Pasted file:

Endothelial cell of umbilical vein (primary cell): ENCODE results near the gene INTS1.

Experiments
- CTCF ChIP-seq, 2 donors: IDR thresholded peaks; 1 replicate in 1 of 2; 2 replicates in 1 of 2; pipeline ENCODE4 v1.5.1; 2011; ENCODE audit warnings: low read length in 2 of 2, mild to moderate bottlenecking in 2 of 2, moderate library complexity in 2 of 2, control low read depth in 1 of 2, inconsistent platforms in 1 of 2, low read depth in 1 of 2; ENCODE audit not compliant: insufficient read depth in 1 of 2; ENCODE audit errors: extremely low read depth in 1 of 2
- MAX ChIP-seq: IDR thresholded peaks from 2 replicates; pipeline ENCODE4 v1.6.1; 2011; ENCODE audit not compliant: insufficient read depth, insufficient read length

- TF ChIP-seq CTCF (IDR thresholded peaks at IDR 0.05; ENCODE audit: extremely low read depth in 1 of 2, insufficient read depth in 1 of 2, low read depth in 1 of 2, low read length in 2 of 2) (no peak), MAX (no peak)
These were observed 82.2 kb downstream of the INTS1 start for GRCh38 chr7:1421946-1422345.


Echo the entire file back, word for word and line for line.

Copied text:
Endothelial cell of umbilical vein (primary cell): ENCODE results near the gene INTS1.

Experiments
- CTCF ChIP-seq, 2 donors: IDR thresholded peaks; 1 replicate in 1 of 2; 2 replicates in 1 of 2; pipeline ENCODE4 v1.5.1; 2011; ENCODE audit warnings: low read length in 2 of 2, mild to moderate bottlenecking in 2 of 2, moderate library complexity in 2 of 2, control low read depth in 1 of 2, inconsistent platforms in 1 of 2, low read depth in 1 of 2; ENCODE audit not compliant: insufficient read depth in 1 of 2; ENCODE audit errors: extremely low read depth in 1 of 2
- MAX ChIP-seq: IDR thresholded peaks from 2 replicates; pipeline ENCODE4 v1.6.1; 2011; ENCODE audit not compliant: insufficient read depth, insufficient read length

- TF ChIP-seq CTCF (IDR thresholded peaks at IDR 0.05; ENCODE audit: extremely low read depth in 1 of 2, insufficient read depth in 1 of 2, low read depth in 1 of 2, low read length in 2 of 2) (no peak), MAX (no peak)
These were observed 82.2 kb downstream of the INTS1 start for GRCh38 chr7:1421946-1422345.